HIV testing uptake remains low among men in sub-Saharan Africa. HIV self-testing (HIVST) at the workplace is a novel approach to increase the availability of, and access to, testing among men. However, both access and linkage to posttest services remain a challenge.
The aim of this protocol is to describe a cluster randomized trial (CRT)—Workplace-Based HIV Self-testing Among Men (WISe-Men)—to evaluate the effect of HIVST in workplace settings on the uptake of HIV testing services (HTS) and linkage to treatment and prevention services among men employed in private security services in Uganda.
This is a two-arm CRT involving men employed in private security services in two Ugandan districts. The participants in the intervention clusters will undergo workplace-based HIVST using OraQuick test kits. Those in the control clusters will receive routine HTS at their work premises. In addition to HTS, participants in both the intervention and control arms will undergo other tests and assessments, which include blood pressure assessment, blood glucose and BMI measurement, and rapid diagnostic testing for syphilis. The primary outcome is the uptake of HIV testing. The secondary outcomes include HIV status reporting, linkage into HIV care and confirmatory testing following HIVST, initiation of antiretroviral therapy following a confirmatory HIV test, the uptake of voluntary medical male circumcision, consistent condom use, and the uptake of pre-exposure prophylaxis by the most at-risk populations.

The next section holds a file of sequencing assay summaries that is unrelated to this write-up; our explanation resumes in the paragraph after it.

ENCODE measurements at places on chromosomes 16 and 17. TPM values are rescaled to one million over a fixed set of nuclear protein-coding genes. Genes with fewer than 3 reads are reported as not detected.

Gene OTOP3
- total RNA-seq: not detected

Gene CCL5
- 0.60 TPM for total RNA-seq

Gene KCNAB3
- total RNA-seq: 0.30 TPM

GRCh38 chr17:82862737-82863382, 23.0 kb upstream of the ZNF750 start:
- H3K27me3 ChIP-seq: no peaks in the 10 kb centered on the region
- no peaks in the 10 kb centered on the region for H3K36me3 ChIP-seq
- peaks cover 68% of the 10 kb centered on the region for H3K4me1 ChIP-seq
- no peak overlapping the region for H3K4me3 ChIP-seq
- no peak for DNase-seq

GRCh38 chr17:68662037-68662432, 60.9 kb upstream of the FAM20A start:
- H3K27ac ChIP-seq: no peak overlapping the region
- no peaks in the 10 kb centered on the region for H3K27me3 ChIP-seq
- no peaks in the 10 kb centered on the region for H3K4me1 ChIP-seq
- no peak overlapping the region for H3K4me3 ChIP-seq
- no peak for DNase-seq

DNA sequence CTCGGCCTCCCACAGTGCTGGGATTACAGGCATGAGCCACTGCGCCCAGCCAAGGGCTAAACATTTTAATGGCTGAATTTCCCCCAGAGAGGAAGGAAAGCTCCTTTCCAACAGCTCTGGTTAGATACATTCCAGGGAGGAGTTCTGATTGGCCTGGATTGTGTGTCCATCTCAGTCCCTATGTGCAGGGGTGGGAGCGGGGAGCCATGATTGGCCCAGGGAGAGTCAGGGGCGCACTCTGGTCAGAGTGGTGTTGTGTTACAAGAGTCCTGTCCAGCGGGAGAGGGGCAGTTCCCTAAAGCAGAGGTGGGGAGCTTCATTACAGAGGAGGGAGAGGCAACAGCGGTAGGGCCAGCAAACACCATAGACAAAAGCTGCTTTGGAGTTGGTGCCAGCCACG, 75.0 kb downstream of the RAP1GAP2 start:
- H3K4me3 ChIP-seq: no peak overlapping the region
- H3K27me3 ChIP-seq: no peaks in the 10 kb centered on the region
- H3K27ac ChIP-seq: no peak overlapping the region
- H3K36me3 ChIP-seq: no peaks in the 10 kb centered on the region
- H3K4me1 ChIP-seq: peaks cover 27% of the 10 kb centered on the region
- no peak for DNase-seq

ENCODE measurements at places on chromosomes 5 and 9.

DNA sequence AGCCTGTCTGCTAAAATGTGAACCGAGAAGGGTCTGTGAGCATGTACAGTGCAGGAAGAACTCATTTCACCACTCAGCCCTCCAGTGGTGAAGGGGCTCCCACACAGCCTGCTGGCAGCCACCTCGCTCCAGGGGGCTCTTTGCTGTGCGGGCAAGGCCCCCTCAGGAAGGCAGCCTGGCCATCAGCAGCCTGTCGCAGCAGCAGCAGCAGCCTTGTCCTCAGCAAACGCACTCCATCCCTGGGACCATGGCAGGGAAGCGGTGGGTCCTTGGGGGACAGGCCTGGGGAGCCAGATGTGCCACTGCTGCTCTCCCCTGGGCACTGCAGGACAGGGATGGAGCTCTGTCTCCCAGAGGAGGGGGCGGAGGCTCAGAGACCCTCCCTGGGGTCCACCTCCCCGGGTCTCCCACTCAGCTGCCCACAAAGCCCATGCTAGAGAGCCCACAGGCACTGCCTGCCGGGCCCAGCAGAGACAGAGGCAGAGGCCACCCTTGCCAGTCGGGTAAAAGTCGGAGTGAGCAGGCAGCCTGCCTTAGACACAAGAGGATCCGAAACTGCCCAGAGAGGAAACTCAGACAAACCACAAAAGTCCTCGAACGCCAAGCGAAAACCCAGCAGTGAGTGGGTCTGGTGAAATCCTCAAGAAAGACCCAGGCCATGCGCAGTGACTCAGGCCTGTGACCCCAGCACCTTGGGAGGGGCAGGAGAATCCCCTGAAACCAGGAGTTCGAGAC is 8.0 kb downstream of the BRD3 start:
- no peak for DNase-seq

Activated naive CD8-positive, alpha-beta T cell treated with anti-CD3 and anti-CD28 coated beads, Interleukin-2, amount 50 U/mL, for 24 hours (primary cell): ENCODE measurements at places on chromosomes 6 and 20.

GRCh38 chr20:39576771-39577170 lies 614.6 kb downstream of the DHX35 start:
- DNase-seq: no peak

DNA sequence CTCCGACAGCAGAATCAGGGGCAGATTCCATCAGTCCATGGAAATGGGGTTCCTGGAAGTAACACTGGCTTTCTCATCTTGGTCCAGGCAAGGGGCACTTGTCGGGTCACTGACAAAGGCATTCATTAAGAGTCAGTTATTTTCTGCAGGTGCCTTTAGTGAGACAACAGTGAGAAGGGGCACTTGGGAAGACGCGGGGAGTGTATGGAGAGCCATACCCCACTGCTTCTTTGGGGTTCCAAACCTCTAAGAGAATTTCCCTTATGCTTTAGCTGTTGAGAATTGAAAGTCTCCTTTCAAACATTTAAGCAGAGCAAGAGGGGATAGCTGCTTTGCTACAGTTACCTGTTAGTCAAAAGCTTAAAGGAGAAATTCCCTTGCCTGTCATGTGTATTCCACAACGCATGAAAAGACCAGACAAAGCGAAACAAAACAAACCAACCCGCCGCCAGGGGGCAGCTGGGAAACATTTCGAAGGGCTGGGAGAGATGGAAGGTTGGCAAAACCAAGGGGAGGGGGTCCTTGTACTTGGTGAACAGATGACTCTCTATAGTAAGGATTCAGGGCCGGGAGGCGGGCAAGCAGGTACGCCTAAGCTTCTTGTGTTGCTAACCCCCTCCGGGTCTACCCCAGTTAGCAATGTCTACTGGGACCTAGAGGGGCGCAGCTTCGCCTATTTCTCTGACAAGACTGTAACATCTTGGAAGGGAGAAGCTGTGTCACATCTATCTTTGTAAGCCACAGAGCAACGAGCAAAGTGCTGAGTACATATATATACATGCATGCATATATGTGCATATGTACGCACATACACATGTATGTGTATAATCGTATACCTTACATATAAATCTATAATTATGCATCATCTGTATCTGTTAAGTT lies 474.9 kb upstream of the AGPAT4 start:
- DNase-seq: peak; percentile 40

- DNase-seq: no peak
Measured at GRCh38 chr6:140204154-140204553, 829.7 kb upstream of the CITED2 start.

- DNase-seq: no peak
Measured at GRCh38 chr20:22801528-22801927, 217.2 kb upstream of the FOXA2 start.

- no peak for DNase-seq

Participant enrollment commenced in February 2020, and the trial is still recruiting study participants. Follow-up for currently enrolled participants is ongoing. Data collection and analysis is expected to be completed in December 2021.
The WISe-Men trial will provide information regarding whether self-testing at worksites increases the uptake of HIV testing as well as the linkage to care and prevention services at male-dominated workplaces in Uganda. Additionally, the findings will help us propose strategies for improving men’s engagement in HTS and ways to improve linkage to further care following a reactive or nonreactive HIVST result.